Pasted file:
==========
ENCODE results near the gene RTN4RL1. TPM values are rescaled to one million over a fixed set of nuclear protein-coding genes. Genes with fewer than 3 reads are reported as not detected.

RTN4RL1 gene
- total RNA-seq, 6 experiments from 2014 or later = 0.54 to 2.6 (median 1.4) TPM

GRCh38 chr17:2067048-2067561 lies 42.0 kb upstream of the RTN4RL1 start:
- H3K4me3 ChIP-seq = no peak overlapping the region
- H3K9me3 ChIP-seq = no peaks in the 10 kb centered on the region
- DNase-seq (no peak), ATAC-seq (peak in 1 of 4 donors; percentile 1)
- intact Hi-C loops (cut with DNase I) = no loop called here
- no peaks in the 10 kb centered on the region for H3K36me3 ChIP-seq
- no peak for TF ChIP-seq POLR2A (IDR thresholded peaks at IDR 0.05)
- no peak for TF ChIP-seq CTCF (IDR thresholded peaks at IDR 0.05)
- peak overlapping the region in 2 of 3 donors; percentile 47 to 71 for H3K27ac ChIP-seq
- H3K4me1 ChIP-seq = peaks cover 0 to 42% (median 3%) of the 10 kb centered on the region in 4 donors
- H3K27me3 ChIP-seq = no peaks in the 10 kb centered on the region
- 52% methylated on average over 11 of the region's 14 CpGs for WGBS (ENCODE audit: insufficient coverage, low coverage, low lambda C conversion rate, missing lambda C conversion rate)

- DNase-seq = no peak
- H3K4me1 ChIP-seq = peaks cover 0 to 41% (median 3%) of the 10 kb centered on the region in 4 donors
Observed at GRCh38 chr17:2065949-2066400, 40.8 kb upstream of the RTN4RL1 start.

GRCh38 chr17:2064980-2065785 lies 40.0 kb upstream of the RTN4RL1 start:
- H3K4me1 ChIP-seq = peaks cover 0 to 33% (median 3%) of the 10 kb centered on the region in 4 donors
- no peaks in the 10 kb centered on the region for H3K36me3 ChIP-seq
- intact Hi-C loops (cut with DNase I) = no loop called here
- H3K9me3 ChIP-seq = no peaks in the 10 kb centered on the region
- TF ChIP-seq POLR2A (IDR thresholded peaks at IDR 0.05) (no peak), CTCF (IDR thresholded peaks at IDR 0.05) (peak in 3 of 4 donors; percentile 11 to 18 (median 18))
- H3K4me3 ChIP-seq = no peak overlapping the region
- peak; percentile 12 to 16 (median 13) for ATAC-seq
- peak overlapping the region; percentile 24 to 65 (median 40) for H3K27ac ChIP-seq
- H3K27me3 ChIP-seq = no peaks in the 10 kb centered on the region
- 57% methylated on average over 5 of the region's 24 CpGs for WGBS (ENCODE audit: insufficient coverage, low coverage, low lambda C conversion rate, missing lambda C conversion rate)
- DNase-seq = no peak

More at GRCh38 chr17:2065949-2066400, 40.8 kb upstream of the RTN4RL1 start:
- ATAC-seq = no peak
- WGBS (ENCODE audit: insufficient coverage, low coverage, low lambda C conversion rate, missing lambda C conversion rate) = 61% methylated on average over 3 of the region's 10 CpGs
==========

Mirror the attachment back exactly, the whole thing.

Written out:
ENCODE results near the gene RTN4RL1. TPM values are rescaled to one million over a fixed set of nuclear protein-coding genes. Genes with fewer than 3 reads are reported as not detected.

RTN4RL1 gene
- total RNA-seq, 6 experiments from 2014 or later = 0.54 to 2.6 (median 1.4) TPM

GRCh38 chr17:2067048-2067561 lies 42.0 kb upstream of the RTN4RL1 start:
- H3K4me3 ChIP-seq = no peak overlapping the region
- H3K9me3 ChIP-seq = no peaks in the 10 kb centered on the region
- DNase-seq (no peak), ATAC-seq (peak in 1 of 4 donors; percentile 1)
- intact Hi-C loops (cut with DNase I) = no loop called here
- no peaks in the 10 kb centered on the region for H3K36me3 ChIP-seq
- no peak for TF ChIP-seq POLR2A (IDR thresholded peaks at IDR 0.05)
- no peak for TF ChIP-seq CTCF (IDR thresholded peaks at IDR 0.05)
- peak overlapping the region in 2 of 3 donors; percentile 47 to 71 for H3K27ac ChIP-seq
- H3K4me1 ChIP-seq = peaks cover 0 to 42% (median 3%) of the 10 kb centered on the region in 4 donors
- H3K27me3 ChIP-seq = no peaks in the 10 kb centered on the region
- 52% methylated on average over 11 of the region's 14 CpGs for WGBS (ENCODE audit: insufficient coverage, low coverage, low lambda C conversion rate, missing lambda C conversion rate)

- DNase-seq = no peak
- H3K4me1 ChIP-seq = peaks cover 0 to 41% (median 3%) of the 10 kb centered on the region in 4 donors
Observed at GRCh38 chr17:2065949-2066400, 40.8 kb upstream of the RTN4RL1 start.

GRCh38 chr17:2064980-2065785 lies 40.0 kb upstream of the RTN4RL1 start:
- H3K4me1 ChIP-seq = peaks cover 0 to 33% (median 3%) of the 10 kb centered on the region in 4 donors
- no peaks in the 10 kb centered on the region for H3K36me3 ChIP-seq
- intact Hi-C loops (cut with DNase I) = no loop called here
- H3K9me3 ChIP-seq = no peaks in the 10 kb centered on the region
- TF ChIP-seq POLR2A (IDR thresholded peaks at IDR 0.05) (no peak), CTCF (IDR thresholded peaks at IDR 0.05) (peak in 3 of 4 donors; percentile 11 to 18 (median 18))
- H3K4me3 ChIP-seq = no peak overlapping the region
- peak; percentile 12 to 16 (median 13) for ATAC-seq
- peak overlapping the region; percentile 24 to 65 (median 40) for H3K27ac ChIP-seq
- H3K27me3 ChIP-seq = no peaks in the 10 kb centered on the region
- 57% methylated on average over 5 of the region's 24 CpGs for WGBS (ENCODE audit: insufficient coverage, low coverage, low lambda C conversion rate, missing lambda C conversion rate)
- DNase-seq = no peak

More at GRCh38 chr17:2065949-2066400, 40.8 kb upstream of the RTN4RL1 start:
- ATAC-seq = no peak
- WGBS (ENCODE audit: insufficient coverage, low coverage, low lambda C conversion rate, missing lambda C conversion rate) = 61% methylated on average over 3 of the region's 10 CpGs